Jeff Steber: president and co-founder of Intense Cycles
When it comes to product development, how does a relatively small company like Intense compete with the sizeable resources of a larger manufacturer?
“I am going to focus this question on our in-house, USA manufacturing since that is a strength of ours and something that makes us different from the pack. Intense has had to learn to be lean and get the most out of limited resources - focusing on our strengths. We are able to develop products faster, as the manufacturing is at hand. This also enables us to react to and create trends quickly (Intense is already shipping their 27.5'' Carbine and Tracer models)."
Intense's ability to adapt quickly to the changing landscape, such as the 27.5" momentum must certainly help?
"I can fab up a proto, weld it, heat treat it, and be riding it the next day. In turn, for a small company we have been able to be quite prolific with the models that we offer. We are also able to develop the 'tweener models in-between the main bike segments that the big guys do not bother with."
The relationship between the customer and the manufacturer is something that many riders take to heart when considering the brand of their next mountain bike. Does Intense bring something to the customer service table that a larger brand cannot?
“I can only say that we try our best on this one, and I will personally answer questions and help customers out with issues etc - you might not get that from a bigger company. I had built the brand on racing, and through the early years had worked on many racer's bikes at NORBAs and World Cups. Racers knew that if they needed a bolt, a link, or whatever, they could come by the Intense pit and get taken care of."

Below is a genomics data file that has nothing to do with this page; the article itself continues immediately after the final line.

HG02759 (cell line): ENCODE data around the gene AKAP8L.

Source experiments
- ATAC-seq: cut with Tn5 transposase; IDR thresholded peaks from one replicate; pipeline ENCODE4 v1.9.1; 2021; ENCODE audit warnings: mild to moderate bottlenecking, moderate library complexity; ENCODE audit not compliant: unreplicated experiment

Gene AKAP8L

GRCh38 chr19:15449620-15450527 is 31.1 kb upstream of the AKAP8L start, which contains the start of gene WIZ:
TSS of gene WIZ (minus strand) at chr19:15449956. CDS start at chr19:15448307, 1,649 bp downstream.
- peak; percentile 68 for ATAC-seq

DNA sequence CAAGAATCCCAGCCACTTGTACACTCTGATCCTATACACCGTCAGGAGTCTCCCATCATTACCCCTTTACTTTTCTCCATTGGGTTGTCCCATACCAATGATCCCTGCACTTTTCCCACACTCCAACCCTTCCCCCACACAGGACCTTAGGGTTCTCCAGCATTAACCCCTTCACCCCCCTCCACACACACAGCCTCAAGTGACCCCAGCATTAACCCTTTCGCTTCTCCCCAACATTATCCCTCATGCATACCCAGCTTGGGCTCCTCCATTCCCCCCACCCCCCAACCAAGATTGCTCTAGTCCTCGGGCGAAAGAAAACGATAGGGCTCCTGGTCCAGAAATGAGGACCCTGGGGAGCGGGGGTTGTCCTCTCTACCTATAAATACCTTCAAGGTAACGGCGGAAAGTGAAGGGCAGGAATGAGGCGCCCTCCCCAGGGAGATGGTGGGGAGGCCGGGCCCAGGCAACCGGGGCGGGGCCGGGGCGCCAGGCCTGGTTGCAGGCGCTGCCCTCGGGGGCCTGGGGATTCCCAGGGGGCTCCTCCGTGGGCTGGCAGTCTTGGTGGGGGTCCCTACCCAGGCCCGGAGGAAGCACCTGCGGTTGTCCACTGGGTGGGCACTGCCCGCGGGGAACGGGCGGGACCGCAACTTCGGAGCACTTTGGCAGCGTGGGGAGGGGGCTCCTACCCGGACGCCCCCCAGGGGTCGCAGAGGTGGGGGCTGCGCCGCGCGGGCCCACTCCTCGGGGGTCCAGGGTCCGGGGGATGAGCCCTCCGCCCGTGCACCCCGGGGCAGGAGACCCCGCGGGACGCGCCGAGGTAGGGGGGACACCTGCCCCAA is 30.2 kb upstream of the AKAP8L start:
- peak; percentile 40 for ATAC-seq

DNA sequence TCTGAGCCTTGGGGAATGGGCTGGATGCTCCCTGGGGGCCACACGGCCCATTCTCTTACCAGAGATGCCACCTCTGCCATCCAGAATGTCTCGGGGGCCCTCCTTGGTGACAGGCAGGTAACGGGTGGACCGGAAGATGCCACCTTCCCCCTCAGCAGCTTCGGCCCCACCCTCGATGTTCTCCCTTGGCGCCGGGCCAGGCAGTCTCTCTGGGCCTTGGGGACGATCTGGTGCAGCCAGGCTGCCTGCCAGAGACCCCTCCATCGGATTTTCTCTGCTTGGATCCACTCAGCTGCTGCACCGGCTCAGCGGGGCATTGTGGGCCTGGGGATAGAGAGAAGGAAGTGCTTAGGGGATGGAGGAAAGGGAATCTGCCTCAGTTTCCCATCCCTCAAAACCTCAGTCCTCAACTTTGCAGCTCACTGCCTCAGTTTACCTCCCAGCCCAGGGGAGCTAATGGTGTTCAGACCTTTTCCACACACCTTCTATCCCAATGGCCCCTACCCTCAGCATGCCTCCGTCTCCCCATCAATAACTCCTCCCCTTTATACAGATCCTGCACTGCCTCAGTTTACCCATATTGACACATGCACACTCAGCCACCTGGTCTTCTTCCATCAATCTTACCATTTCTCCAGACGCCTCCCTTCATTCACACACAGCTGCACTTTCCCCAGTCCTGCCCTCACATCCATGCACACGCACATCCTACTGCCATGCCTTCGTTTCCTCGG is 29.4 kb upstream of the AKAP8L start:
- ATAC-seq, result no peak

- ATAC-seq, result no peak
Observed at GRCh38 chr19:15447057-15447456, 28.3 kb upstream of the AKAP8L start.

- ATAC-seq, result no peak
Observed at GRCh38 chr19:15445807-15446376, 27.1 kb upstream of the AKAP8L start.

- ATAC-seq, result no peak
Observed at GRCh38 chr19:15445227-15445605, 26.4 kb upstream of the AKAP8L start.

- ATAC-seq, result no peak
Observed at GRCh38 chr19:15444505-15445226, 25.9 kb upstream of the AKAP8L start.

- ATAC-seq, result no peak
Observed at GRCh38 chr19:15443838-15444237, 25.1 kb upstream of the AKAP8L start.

Don't more people simply ride mountain bikes than actually race them, though?
"In recent years we have put a lot more energy towards customer service as being high-end, the customers gets a bit more. We have put more thought into ease of maintenance and reliability in the new designs, better bearing systems, new tube sets, grease ports etc."
Intense can manufacture a prototype very quickly, an asset when a design needs to be investigated.
Carbon fiber has become the leading material to use when building high performance frames. How are the smaller, boutique brands able to compete in the carbon fiber arena with the bigger players?
"This is a tough one and I am living every day. The big companies own that market as the development costs to do carbon are so high, but at the same time it is becoming the material of choice for high-end mountain bikes. Intense has invested over the years into a factory that makes high-end aluminum, and I compare it to years ago when chromoly steel was replaced almost overnight by aluminum - if you didn't jump on the band wagon you where left in the dust. There will be a lot of the smaller guys struggling with this; some will do whatever it takes, some will get smaller and more niche, and some will disappear."
Intense has debuted a number of new carbon frames recently...
"I think it shows the dedication to our brand and loyal customers that we will do whatever it takes, and now we have some beautiful carbon frames and a few more on the way. I do miss my beloved, vintage '62 Strat, and my Rory Galliger Strat, and, and... I had to sell those to help fund this stuff, but in the end it is all worth it and a new generation of Intense. I must say at the same time that the big guys have developed the sources in Asia for carbon and now it is easier to get quality carbon frames; kind of like automotive, aerospace, and sporting goods. Carbon products set things up for bicycles."
They may have a celebrated past, but Intense is looking to the future.
Jason Chamberlain: senior engineer, Specialized
What does a comparatively large company like Specialized bring to the product development phase that might not be feasible for a smaller operation?